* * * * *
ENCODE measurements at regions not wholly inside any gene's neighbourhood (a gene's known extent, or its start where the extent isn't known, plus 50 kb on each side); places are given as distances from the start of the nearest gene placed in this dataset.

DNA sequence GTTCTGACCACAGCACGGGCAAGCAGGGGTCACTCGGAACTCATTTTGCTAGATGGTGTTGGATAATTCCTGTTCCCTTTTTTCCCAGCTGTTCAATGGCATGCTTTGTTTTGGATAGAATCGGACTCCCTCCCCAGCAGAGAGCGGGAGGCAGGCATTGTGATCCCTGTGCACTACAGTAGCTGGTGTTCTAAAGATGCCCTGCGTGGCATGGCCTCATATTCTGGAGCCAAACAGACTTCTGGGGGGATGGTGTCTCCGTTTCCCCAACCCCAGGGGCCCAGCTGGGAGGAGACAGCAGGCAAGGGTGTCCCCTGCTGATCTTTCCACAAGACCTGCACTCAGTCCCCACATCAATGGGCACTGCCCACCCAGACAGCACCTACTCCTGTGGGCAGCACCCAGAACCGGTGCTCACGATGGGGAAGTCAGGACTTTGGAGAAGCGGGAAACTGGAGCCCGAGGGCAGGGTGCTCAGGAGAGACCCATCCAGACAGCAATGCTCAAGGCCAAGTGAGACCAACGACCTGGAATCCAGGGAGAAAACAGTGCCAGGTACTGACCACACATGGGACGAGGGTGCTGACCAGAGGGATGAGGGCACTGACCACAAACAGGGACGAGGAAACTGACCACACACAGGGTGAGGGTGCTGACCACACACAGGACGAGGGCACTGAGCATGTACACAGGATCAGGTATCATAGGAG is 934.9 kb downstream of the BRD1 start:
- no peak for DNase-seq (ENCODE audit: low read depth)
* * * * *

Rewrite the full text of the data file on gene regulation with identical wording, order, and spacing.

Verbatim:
ENCODE measurements at regions not wholly inside any gene's neighbourhood (a gene's known extent, or its start where the extent isn't known, plus 50 kb on each side); places are given as distances from the start of the nearest gene placed in this dataset.

DNA sequence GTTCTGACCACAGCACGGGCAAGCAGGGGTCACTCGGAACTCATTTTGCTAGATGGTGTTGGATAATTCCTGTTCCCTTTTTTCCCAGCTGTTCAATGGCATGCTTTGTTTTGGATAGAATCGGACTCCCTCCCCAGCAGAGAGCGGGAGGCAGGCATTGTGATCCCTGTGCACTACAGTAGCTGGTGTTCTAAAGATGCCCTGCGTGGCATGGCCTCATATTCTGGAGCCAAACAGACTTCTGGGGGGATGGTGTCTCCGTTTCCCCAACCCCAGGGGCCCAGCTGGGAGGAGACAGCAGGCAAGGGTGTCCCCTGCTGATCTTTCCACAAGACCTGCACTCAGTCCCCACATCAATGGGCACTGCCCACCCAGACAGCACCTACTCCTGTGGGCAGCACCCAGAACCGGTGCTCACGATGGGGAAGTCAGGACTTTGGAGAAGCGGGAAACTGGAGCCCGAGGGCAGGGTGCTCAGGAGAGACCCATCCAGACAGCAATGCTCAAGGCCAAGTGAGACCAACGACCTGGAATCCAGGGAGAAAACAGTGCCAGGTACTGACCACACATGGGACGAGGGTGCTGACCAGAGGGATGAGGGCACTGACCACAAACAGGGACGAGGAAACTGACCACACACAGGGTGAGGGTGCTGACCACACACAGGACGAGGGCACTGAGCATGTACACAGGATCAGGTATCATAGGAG is 934.9 kb downstream of the BRD1 start:
- no peak for DNase-seq (ENCODE audit: low read depth)